Amando M Tetangco, Jr: Prospects for and developments in the Philippine banking system

Speech by Mr Amando M Tetangco, Jr, Governor of Bangko Sentral ng Pilipinas (BSP, the central bank of the Philippines), at the Philippine International Banking Convention 2015, Makati City, 2 October 2015.

The views expressed in this speech are those of the speaker and not the view of the BIS.

Central bank speech  | 
05 October 2015
PDF version
 |  5 pages

I am pleased to be joining you again for this Philippine International Banking Convention. For five years now, we have gathered to consider the pressing issues of the time as a way for us to take an inward look at how the Philippine banking system is positioned.

For today's conference, the organizers have chosen for us to look at the Philippine financial system through the lens of ASEAN financial integration. I particularly like the operative word of today's theme - "transforming". The word evokes movement over time, change, reaction, adaptation. In other words - dynamism. This is what really is needed in a time of flux.

But perhaps what we need to be reminded of is that our regional operating environment has already been changing even before recent times when ASEAN Economic Community (AEC) and ASEAN integration have become more talked about.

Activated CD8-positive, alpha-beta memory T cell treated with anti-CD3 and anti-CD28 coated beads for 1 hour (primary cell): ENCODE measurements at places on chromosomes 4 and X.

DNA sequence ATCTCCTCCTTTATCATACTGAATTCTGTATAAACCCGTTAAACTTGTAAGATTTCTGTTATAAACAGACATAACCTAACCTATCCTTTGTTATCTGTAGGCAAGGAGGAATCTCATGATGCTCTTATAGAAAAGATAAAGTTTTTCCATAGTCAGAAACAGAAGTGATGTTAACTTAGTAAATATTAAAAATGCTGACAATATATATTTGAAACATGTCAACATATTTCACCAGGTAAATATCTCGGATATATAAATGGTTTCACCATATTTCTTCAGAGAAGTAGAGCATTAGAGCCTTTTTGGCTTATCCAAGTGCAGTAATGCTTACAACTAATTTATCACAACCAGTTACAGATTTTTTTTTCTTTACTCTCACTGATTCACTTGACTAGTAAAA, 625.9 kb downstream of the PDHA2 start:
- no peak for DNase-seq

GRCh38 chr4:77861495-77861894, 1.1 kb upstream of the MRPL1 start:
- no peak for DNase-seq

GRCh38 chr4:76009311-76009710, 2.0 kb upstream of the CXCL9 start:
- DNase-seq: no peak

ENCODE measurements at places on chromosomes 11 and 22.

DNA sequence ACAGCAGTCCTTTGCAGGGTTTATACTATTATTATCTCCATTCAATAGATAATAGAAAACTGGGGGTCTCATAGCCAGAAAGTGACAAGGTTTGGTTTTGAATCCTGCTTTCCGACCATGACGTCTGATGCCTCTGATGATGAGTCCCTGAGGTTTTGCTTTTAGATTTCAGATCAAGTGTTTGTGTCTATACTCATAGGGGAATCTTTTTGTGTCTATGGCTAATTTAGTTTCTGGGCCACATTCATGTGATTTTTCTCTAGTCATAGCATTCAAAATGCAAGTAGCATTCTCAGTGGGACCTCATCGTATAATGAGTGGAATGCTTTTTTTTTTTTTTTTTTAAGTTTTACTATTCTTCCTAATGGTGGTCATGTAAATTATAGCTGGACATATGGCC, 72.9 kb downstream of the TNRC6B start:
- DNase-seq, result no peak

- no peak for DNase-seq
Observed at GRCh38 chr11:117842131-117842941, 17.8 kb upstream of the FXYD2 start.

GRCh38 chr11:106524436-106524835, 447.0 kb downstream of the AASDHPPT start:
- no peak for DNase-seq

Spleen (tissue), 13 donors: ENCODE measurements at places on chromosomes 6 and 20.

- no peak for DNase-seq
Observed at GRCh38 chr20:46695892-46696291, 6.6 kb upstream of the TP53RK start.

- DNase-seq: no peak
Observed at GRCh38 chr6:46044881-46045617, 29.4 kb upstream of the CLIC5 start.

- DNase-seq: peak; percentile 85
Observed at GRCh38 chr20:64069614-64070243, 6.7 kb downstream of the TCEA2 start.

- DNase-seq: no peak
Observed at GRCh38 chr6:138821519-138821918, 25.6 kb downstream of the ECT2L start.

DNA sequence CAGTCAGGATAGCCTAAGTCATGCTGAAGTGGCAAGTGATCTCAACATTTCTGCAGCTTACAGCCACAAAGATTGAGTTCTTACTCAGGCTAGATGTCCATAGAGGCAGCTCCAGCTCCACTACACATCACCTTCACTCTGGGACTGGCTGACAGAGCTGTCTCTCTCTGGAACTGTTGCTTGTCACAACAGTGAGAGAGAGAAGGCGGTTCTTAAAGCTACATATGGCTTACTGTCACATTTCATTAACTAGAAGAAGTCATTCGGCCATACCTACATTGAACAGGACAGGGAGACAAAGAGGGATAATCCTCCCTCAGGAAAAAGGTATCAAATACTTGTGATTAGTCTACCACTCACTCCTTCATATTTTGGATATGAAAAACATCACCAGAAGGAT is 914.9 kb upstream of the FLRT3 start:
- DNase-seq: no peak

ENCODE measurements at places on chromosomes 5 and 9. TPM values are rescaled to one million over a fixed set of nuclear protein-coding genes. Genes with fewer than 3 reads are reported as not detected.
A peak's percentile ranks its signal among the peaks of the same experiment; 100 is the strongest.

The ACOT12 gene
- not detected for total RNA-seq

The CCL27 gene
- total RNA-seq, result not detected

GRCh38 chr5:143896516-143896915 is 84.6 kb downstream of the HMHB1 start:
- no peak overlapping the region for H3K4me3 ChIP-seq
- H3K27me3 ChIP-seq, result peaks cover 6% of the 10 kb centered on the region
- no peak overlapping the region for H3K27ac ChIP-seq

Prospects of an integrated regional financial market

The reason possibly why ASEAN integration has become more elevated in public consciousness lately is that the AEC will be "formally" launched at year-end. But, we should not be misled to believe that end December represents a "switch-on" for regional integration. The reality is, even if we count only the AEC, integration efforts have been unfolding under an AEC Blueprint since 2008. The Blueprint contains four pillars, 17 core elements, 176 priority actions and 414 targeted measures. Based on the most recent scorecard, ASEAN has completed 80.7% of its economic integration program (i.e., 334 out of 414 measures completed as of end 2014).

For those of us in the financial markets, however, the more critical target is 2020 at which time the ASEAN Financial Integration Framework or AFIF is expected to be in place. This initiative has many moving parts and perhaps the best way to appreciate it is to understand the underlying philosophy behind an integrated ASEAN.

It is actually a rather simple story with a compelling business case. Instead of 10 separate economies, a single market provides an enormous base within which consumers and providers can operate. Measured by GDP, this single base is significant. In addition, ASEAN has a track record of strong growth. At the end of 2014, ASEAN (at $2.57 trillion GDP) was just smaller than France and the United Kingdom but larger than Brazil, Russia and India.1 The expectation, however, is that ASEAN will continue to outpace the rest of the world. In fact, in a May 2014 report2, McKinsey & Company projected that ASEAN will be eventually the 4th largest economy in the world by 2050.